With the theme of “Restore Our Earth™“, Earth Day 2021 aspires to rally the people of the world to “prevent the coming disasters of climate change and environmental destruction.” However, given the events of recent history and current events, it might be prudent to reword that ambition statement to “adapt and mitigate the impacts of climate change and environmental destruction.” We are no longer in the realm of preventing; the impacts of climate change and environmental destruction are visible and tangible both globally and locally.

 

In the United States (U.S.) alone, according to the National Oceanic and Atmospheric Administration’s (NOAA) National Centers for Environmental Information, “The U.S. has sustained 291 weather and climate disasters since 1980 where overall damages/costs reached or exceeded $1 billion (including CPI[1] adjustment to 2021). The total cost of these 291 events exceeds $1.900 trillion.”[2] The NOAA highlights 2021, stating “In 2021 (as of April 8), there has been 1 weather/climate disaster event with losses exceeding $1 billion to affect the United States. This was 1 winter storm event. This event resulted in the deaths of 138 people and had significant economic effects on the areas impacted. The 1980–2020 annual average is 7.1 events (CPI-adjusted); the annual average for the most recent 5 years (2016–2020) is 16.2 events (CPI-adjusted).”[3] Folks in Texas know firsthand what this winter storm did.

[1] CPI – Consumer Price Index

[2] NOAA National Centers for Environmental Information (NCEI) U.S. Billion-Dollar Weather and Climate Disasters (2021). https://www.ncdc.noaa.gov/billions/, DOI: 10.25921/stkw-7w73 <Accessed April 14, 2021>

[3] Ibid.

Figure 1: U.S. 2020 Billion-Dollar Weather and Climate Disasters [Source: NOAA National Centers for Environmental Information (NCEI) U.S. Billion-Dollar Weather and Climate Disasters (2021). https://www.ncdc.noaa.gov/billions/, DOI: 10.25921/stkw-7w73]

On a global scale, the UN News reports that “The first 20 years of this century have seen a ‘staggering’ rise in climate disasters, UN researchers said on Monday, while also maintaining that ‘almost all nations’ have failed to prevent a ‘wave of death and illness’ caused by the COVID-19 pandemic.”[1]  In a 2020 report, the UN documented that:

  • There were 7,348 recorded disaster events worldwide, during the last two decades
  • Approximately 1.23 million people died – approximately 60,000 per year – with more than four billion affected in total; many more than once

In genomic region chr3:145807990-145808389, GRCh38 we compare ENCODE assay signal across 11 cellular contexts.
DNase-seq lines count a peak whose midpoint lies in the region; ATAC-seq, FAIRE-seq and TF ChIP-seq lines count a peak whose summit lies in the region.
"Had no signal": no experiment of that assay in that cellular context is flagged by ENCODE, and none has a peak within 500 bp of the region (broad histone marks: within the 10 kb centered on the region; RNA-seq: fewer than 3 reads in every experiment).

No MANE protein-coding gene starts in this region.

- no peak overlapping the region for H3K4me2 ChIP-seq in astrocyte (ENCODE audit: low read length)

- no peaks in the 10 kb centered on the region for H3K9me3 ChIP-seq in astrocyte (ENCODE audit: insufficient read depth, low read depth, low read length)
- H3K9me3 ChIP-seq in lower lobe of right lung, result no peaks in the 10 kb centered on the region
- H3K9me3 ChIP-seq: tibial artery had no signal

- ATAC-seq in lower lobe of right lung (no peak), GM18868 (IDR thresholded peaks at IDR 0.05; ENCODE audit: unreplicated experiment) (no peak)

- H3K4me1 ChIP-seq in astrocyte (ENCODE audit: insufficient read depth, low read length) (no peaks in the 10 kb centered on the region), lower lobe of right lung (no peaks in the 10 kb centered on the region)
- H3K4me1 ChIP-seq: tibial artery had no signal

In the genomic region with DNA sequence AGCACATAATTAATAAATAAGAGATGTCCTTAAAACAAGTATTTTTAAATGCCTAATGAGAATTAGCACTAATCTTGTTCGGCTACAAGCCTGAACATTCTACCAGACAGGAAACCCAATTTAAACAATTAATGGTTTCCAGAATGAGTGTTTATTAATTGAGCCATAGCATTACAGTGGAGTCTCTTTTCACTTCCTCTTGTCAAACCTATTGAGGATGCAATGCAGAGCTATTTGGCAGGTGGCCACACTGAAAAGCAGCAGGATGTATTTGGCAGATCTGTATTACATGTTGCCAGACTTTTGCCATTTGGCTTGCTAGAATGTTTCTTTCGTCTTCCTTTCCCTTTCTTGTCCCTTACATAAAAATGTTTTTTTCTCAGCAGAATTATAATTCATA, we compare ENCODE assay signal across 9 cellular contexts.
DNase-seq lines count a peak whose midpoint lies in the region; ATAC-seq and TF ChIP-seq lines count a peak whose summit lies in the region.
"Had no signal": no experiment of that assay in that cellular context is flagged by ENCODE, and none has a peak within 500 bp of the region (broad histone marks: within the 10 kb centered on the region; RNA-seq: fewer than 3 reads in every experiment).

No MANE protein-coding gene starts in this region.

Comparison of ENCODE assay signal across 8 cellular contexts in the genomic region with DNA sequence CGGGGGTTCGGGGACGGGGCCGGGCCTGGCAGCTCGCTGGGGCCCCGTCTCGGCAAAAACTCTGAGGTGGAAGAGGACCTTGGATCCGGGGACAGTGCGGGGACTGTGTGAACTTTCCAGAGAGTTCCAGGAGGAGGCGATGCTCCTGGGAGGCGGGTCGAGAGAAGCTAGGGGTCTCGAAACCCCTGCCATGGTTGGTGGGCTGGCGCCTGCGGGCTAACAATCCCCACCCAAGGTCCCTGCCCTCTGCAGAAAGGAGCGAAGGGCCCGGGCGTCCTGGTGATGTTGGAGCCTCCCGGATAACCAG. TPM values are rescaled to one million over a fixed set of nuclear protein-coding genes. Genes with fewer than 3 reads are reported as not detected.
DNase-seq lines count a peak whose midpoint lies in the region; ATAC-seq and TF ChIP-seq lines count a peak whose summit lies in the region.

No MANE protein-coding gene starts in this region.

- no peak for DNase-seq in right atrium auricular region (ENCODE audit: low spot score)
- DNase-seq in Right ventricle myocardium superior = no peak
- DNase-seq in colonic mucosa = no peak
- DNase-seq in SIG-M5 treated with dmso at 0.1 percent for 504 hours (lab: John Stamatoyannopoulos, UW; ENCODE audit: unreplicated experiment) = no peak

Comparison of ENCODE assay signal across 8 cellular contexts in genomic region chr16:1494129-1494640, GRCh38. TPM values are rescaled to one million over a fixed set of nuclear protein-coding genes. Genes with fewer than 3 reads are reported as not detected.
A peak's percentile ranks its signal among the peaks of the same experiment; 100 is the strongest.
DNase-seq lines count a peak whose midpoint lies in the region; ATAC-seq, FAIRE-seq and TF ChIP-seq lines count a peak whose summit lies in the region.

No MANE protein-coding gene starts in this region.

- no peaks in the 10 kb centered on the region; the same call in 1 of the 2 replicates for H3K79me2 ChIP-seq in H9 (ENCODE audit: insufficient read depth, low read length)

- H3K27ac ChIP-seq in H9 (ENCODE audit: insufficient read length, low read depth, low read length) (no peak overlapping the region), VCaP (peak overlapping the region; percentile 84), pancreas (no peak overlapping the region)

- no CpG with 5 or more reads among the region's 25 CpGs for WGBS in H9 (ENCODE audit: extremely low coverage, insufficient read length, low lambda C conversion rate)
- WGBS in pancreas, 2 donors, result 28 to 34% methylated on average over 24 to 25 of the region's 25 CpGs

• These two decades of disaster also caused $2.97 trillion in losses to the global economy

 

Beyond the obvious damage to infrastructure and human life, the links between climate change, environmental destruction, and human health have become pellucid and incontrovertible. The COVID-19 pandemic was most likely the result of, and exacerbated by, risks driven by factors such as: “poverty, climate change, air pollution, population growth in dangerous locations, uncontrolled urbanization and the loss of biodiversity.”[2] Add to these drivers our insatiable appetite for animal protein that created concentrated animal feeding operations and propelled global trade in exotic wild animals for consumption, which astronomically increase the opportunities for zoonotic disease transmission (from animal to human), and it should be easy to recognize that the novel severe acute respiratory syndrome coronavirus 2 (SARS-CoV-2) was merely our chickens coming home to roost (pun intended). COVID-19 will certainly not be the last zoonotic disease and may not be the worst to affect us.

 

How do we “restore our Earth” at this stage? When it seems that Mother Nature herself is acting against humans in defense of all other life forms and of the very ecosystems and ecosystem services that sustain human life on Earth, what do we do to get back in her good graces? Despite the doom and gloom purveyors, convinced that humankind is destined to self-extinction, we will most likely not go extinct; however, there will be a sharply defined line between a very small percentage that have a good quality of life and the majority who will be eking out an existence with tremendous challenges to find habitable locations, shelter, fresh water, clean air, and sufficient food. Think of every post-apocalyptic scenario in movies or books that you know of and our future reality will likely be an amalgam of them all.

 

But is this future inevitable? Are we doing the right things to alter the current trajectory of our patterns of production and consumption? No and no. We can alter the future but not by doing the things we currently do and have been doing for decades, because they simply have not worked. We have talked about sustainability for over a century, with much greater emphasis since 1987 and the publication of the Brundtland Commission’s Report “Our Common Future”. Thirty-four years ago, Gro Harlem Brundtland wrote: